Let’s Look Back At The Time North Dakota Wanted to Leave the US
Today, many around the world are discussing 'Brexit,' following a vote in Britain where a majority of citizens voted to leave the European Union. This gives us a good opportunity to look back on the time North Dakota wanted to leave the United States.
The year was 1933, and North Dakota senator William E. Martin introduced resolution 'A-2.' Martin did not just want North Dakota to leave the US but he in fact proposed that the '39 Western States' leave the US leaving the union with just Maine, New Hampshire, Vermont, Massachusetts, New York, Pennsylvania, Connecticut, Rhode Island, and New Jersey.
In Martin's proposal he wrote, "carrying with us the Star Spangled Banner" and leaving the remaining states with "the stripes they richly deserve," according to a 1933 article ($) from the New York Times.
Martin was fed up with the Eastern states for 'manipulating congress' arguing that they had significantly more representation in congress and were profiting due to laws that were favoring the industries in the Eastern part of the US.
During this time, North Dakota farmers were facing hard economic times. Of course, 1933 was right in the middle of the Great Depression.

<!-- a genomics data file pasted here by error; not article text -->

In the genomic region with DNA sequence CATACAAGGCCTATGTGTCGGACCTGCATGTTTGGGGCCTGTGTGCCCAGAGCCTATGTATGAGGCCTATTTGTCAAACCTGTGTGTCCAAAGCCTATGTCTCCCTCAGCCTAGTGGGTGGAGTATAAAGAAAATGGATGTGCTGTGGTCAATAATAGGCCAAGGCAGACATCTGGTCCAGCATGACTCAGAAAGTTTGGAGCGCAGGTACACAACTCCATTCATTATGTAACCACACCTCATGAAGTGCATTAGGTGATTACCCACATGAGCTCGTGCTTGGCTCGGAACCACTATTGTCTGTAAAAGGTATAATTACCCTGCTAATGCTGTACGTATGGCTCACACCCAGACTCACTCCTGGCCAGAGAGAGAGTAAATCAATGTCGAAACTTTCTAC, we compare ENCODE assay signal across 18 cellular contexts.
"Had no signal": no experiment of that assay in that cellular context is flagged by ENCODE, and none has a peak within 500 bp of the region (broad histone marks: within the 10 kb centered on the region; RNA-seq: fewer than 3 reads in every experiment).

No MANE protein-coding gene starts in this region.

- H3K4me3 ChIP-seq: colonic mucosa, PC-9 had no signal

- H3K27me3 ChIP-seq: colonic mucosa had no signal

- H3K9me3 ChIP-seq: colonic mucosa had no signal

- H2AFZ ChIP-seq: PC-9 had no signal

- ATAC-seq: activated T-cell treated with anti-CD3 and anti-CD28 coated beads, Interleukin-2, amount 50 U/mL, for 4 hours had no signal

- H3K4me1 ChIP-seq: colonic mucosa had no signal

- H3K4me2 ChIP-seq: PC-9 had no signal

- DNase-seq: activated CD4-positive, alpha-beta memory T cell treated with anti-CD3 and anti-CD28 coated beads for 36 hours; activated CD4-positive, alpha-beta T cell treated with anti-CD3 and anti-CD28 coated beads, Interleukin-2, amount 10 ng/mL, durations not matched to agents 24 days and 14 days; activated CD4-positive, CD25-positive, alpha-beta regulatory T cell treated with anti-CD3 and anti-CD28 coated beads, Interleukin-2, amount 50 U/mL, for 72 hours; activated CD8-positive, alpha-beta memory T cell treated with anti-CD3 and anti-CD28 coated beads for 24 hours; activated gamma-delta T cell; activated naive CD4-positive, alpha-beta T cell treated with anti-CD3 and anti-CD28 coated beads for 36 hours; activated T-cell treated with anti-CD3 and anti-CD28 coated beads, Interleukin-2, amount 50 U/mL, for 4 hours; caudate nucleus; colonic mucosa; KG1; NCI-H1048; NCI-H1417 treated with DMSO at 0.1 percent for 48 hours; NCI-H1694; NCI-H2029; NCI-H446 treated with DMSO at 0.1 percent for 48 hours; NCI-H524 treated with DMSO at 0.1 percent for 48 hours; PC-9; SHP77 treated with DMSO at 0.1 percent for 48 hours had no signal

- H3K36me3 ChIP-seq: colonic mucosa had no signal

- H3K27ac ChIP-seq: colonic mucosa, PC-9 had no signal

Martin admitted that he did not truly want to necessarily leave the US but was using the resolution for 'educational purposes to wake up the people.'
Without going into excruciating and complex detail, this resolution did end up reaching the state affairs committee. Of course ultimately a bill was never passed but Martin was pleased with the success of his campaign ultimately claiming that the resolution did 'wake up the people.'
However a year later in 1934, the Governor of North Dakota William Langer who was legitimately passionate about the resolution ended up issuing a 'Declaration of Independence for the State of North Dakota.' Langer was questioned on the Declaration but there was no discussion on actually seceding from the US.
You can read more about these interesting events here.
Of course as you know, North Dakota is still very much a part of the United States. Since these events in 1933 and 1934, the United States ended up acquiring two additional western states with Hawaii and Alaska obtaining official statehood in 1959.